There is no ‘place in the future for having a complex, disproportionate process which just complicates things unnecessarily’, says managing director

Online alternative dispute resolution (ADR) practices are “saving the day” when it comes to tackling the “logjam” of claims-related court cases that are continuing to pile up in the wake of the Covid-19 pandemic, according to Stewart McCulloch, managing director of Handl Group-owned digital ADR business Claimspace.

Speaking exclusively to Insurance Times, McCulloch explains that court delays arising from the pandemic fallout has given online ADR processes “a bit of a leg up”.

He says: “Just like the way in which Microsoft Teams is used and abused by many people that wouldn’t have used it prior to the pandemic, ADR is in the same category. But digital ADR is the thing that’s saving the day.”

Former solicitor and qualified mediator McCulloch emphasises that ADR is “not really alternative anymore” due to lengthy and consistent “backlogs in court”.

“We are waiting 70 weeks for trial at the moment, despite being clear of the pandemic so far as the court system is concerned,” he adds.

“Cases are not being processed at the right speed. What we would like to do is to see whether or not we can use ADR to clear out the logjam.”

Stewart McCulloch

Stewart McCulloch

Big year ahead

Enter McCulloch’s firm Claimspace, which currently deals with disputed personal injury claims that fall outside of the current Ministry of Justice and Official Injury Claim processes.

The business was able to get off the ground thanks to investment from claims specialist firm Handl Group back in early 2019.

The company then teamed up with analytics business Verisk to build Claimspace’s underlying technology – this work completed in 2020 and Claimspace was able to launch to market at the beginning of 2021.

From March 2022, Claimspace has even had exclusive rights to licence the ADR software that it developed with Verisk.

So far, the business has partnered with around eight insurers, as well as six law firms – including Slater and Gordon.

For McCulloch, the digital ADR proposition that Claimspace offers is “very new”.

He explains: “We’ve had it working since March 2019. We did the testing during 2019 we started running it in January 2020.

“There are other forms of ADR out there where barristers’ chambers will look at papers which are delivered by email. Court bundles are created, converted into PDF documents and sent by email to a barrister to look at, who [then] emails back.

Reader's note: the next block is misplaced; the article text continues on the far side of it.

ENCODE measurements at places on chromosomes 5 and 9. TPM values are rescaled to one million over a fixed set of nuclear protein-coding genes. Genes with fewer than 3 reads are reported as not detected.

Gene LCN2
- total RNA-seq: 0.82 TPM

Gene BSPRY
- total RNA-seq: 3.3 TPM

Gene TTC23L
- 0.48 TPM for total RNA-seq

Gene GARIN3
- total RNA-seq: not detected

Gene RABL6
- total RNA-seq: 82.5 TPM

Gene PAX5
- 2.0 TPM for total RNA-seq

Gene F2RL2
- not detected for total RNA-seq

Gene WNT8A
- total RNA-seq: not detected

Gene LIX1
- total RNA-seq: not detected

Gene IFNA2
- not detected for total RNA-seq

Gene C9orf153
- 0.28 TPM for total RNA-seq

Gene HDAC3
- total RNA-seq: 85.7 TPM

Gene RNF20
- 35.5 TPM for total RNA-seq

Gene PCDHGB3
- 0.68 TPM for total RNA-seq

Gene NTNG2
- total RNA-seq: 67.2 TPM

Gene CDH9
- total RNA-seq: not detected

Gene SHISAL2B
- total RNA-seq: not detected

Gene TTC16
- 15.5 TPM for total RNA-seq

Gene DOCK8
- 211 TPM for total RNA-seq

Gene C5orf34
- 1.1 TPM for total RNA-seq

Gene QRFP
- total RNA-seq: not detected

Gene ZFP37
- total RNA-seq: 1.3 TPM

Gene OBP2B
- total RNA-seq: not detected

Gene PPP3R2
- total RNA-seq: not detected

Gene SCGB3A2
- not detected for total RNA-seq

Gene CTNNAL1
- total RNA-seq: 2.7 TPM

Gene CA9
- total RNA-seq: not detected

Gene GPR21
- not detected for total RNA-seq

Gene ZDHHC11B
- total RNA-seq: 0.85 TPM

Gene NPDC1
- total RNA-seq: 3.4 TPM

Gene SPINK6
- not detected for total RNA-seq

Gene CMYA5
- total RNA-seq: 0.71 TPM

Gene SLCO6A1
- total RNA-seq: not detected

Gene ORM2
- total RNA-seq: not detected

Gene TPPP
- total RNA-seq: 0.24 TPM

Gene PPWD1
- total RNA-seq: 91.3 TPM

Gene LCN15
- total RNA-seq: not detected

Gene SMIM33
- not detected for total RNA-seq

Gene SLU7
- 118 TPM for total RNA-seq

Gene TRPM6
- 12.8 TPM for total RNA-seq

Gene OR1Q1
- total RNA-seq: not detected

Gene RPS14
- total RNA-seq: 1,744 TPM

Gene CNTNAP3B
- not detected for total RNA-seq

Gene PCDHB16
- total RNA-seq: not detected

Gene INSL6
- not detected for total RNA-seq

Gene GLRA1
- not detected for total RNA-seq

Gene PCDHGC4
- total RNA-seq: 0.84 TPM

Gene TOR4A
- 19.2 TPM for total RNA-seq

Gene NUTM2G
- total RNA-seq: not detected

“They’re not digital systems. That’s just mechanising the old way of doing things and making the barrister the arbitrator. I’ve taken [ADR] much, much further than that old way.

“We all live in a digital environment where everything happens online and that’s exactly what we’re doing - we’re simply following the way in which people live their lives.

“I don’t think there is any place in the future for having a complex, disproportionate process which just complicates things unnecessarily and causes stress and anxiety unnecessarily.”

McCulloch has his eye on expanding Claimspace’s remit to also tackle employment liability and public liability claims too.

“I’m very excited about what we are doing. 2022 looks like a very big year for us,” he adds.

Cost efficiency and collaboration

Although McCulloch cites quicker turnaround times as a key benefit of the online ADR provided by Claimspace, he adds that better cost efficiency is also a plus point for all parties involved in the process.

For example, “advocacy costs and court fees” typically amount to £900, he says, while Claimspace charges a £220 fee at the end of every case. This is despite the fact that the “damages that are awarded are exactly the same as you would get at court”.

He continues: “We’ve been assessing the amount of damages and liabilities [that] have been agreed - we’ve been saving an average of £550 per case for each insurer, which comes out at about 28% of what they normally spend on legal fees. So very significant.”

Reduced legal fees has not dampened the appetite of law firms to get involved with online ADR however, as they will instead reap cashflow rewards, McCulloch continues.

He says: “The fees they may recover may be slightly lower, but they’ll get that money coming in much faster, so the speed at which the cashflow is accelerated more than compensates for the slightly lower fee they will get.”

McCulloch believes the collaboration between insurers and law firms through the online ADR process creates a customer journey that “is so much better than it had been before”.

“It removes the stress,” he says.